I’ve been staring at the screen for a while now, trying to think of a way to start this review, and I don’t really have one. I’ve gone down the list of usual Christmas review devices. “You could pretend you’re opening a series of presents, and talk about how much Community means to you as you open each one!” says my brain. “No, brain! We don’t write for a mid-level daily newspaper in the Midwest!” I reply. And it goes on and on like that for a while, through various permutations of possible ideas. Writing an entire review to be performed to the tune of “Silent Night;” telling some weird story from my childhood about Christmas (that’s so 2010, am I right?); combining all of these into some weird mash-up; doing an entire review that’s a meta-review about the process of writing this review!
So let’s start here: Community is going away for a while (and I fully expect you guys to get this one to 10,000 comments, or I won’t understand life anymore), but it’s going away with an episode that reminds me why I love the show so much. This is a very personal thing—since humor’s subjective like that—but for me, this was the funniest episode since the clip show. With all of the spirited musical numbers, Christmas trappings, and Glee-bashing, of course I was going to like this episode, and of course I was going to think it was funny. But I was still duly impressed with just how funny this was and how the show turned its Christmas episode into, effectively, a horror movie. I laughed myself silly at this one, to the point where I was devolving into hiccups at certain scenes, and I’m glad we get to go out on an episode like this, one that plays around with form and makes me laugh.
So let’s break out the “12 Days Of Christmas” gimmick and see what we’ve got here.
(Everybody sing, goddammit.)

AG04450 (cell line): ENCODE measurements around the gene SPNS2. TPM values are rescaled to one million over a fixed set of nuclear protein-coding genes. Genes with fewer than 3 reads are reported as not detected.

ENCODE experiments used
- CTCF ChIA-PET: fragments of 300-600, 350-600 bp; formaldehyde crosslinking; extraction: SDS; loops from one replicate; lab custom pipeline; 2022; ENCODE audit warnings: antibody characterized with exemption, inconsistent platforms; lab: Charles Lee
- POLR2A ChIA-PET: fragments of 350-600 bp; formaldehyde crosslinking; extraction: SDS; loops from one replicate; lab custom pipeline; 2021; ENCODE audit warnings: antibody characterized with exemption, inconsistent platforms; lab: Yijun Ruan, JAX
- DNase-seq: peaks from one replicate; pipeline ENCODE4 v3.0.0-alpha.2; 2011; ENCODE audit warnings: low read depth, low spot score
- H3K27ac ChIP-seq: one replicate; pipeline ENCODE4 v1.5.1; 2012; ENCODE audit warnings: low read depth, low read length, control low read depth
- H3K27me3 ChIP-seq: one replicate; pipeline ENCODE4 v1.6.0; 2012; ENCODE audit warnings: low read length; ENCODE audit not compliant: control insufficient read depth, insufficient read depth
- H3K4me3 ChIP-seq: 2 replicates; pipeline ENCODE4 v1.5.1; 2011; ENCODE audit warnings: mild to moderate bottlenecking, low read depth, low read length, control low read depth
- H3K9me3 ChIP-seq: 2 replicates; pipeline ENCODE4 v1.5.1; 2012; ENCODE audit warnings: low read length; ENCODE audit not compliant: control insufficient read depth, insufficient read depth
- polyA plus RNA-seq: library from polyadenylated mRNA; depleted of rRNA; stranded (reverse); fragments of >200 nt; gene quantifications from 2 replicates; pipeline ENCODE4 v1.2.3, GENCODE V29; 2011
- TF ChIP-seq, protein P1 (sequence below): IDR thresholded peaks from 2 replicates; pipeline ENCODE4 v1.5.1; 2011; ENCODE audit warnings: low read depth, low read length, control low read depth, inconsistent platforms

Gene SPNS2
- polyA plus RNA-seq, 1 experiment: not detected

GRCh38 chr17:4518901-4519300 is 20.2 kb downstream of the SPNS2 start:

On the first day of Community Christmas, my Abed gave to me a British sci-fi DVD.
Okay, no. I’m not actually going to do that. Can you imagine how awful it would be if I did? But I’ve been reasonably grouchy this holiday season, and here was an episode that made me feel legitimately festive in the midst of all of the horror-movie trappings. I always like when Community burrows down through the layers of irony and gets at something that’s sort of raw and true and interesting, and here, I really latched on to the idea that liking things is okay. It’s too easy to get reflexively snarky and just make fun of stuff and not care too much. That’s the way we protect ourselves too often. Giving yourself over to something whole-hog means risking yourself, means that there’s a point where you’ll be disappointed by something or, worse, saddened when it goes away. Let’s say Community gets 12 seasons and a theme park (as Joel McHale has said on Twitter). Is there a point in the show where I’m not sitting there, saying, “Oh, hey, this isn’t as good as it was. Why did I like this show in the first place?” Or maybe the show gets canceled, and I’m sad because I don’t get to see new episodes anymore. The point is that it’s easier for me to temper that “like” with a constant sense of guardedness. Sure, I like this right now, but maybe I won’t in a few days or months or years. Giving yourself over to something is hard.
And I’ve made that point before. But here’s what “Regional Holiday Music” reminded me: Liking things is vital. Liking things makes life bearable. I’m not trying to say here that I’m a cold, guarded cynic, or that I have trouble giving myself over to things (some might say I have the opposite of that), or anything like that. I’m here to say that for as much as random people who stumble into comments to tell us that this show isn’t good or that it wasn’t as good as it was or whatever, it doesn’t matter. Nobody needs to like what you like. (Hopefully, a large enough number of people will like what you like to make sure that it stays in production, but, hey, we all know how that goes, right?) It’s enough that you like something, that you find something that makes you happy and people to share that something with. In some ways, the Internet has made this easier and harder than it was. Now, we can all come together to talk about how Community is the best, but that also makes us feel a little more alone when we head out to family holiday celebrations, and say, “Guess what? I love Community!” and everybody says, “What’s that?” or, “Oh, yeah, I’ve heard of that one. Doesn’t it have Chevy Chase?”
I guess I should review the episode now, huh?